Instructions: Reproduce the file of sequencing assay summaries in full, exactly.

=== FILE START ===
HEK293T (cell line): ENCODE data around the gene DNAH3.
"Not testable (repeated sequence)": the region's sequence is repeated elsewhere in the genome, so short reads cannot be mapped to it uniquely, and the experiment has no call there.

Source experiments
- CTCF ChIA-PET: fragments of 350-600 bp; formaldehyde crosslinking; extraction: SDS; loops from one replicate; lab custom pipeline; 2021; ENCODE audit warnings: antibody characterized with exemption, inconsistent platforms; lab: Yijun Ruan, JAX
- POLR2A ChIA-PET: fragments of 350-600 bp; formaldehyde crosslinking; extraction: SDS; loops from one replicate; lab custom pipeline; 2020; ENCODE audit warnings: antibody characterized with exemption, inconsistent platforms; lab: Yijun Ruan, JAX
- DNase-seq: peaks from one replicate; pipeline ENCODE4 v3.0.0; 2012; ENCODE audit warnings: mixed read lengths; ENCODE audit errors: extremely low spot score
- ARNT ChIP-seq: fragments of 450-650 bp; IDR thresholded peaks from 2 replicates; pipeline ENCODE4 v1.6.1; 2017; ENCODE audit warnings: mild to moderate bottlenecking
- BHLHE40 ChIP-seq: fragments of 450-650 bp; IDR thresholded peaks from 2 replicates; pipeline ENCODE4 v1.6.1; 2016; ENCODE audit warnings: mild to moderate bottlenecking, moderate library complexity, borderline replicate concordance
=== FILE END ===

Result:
HEK293T (cell line): ENCODE data around the gene DNAH3.
"Not testable (repeated sequence)": the region's sequence is repeated elsewhere in the genome, so short reads cannot be mapped to it uniquely, and the experiment has no call there.

Source experiments
- CTCF ChIA-PET: fragments of 350-600 bp; formaldehyde crosslinking; extraction: SDS; loops from one replicate; lab custom pipeline; 2021; ENCODE audit warnings: antibody characterized with exemption, inconsistent platforms; lab: Yijun Ruan, JAX
- POLR2A ChIA-PET: fragments of 350-600 bp; formaldehyde crosslinking; extraction: SDS; loops from one replicate; lab custom pipeline; 2020; ENCODE audit warnings: antibody characterized with exemption, inconsistent platforms; lab: Yijun Ruan, JAX
- DNase-seq: peaks from one replicate; pipeline ENCODE4 v3.0.0; 2012; ENCODE audit warnings: mixed read lengths; ENCODE audit errors: extremely low spot score
- ARNT ChIP-seq: fragments of 450-650 bp; IDR thresholded peaks from 2 replicates; pipeline ENCODE4 v1.6.1; 2017; ENCODE audit warnings: mild to moderate bottlenecking
- BHLHE40 ChIP-seq: fragments of 450-650 bp; IDR thresholded peaks from 2 replicates; pipeline ENCODE4 v1.6.1; 2016; ENCODE audit warnings: mild to moderate bottlenecking, moderate library complexity, borderline replicate concordance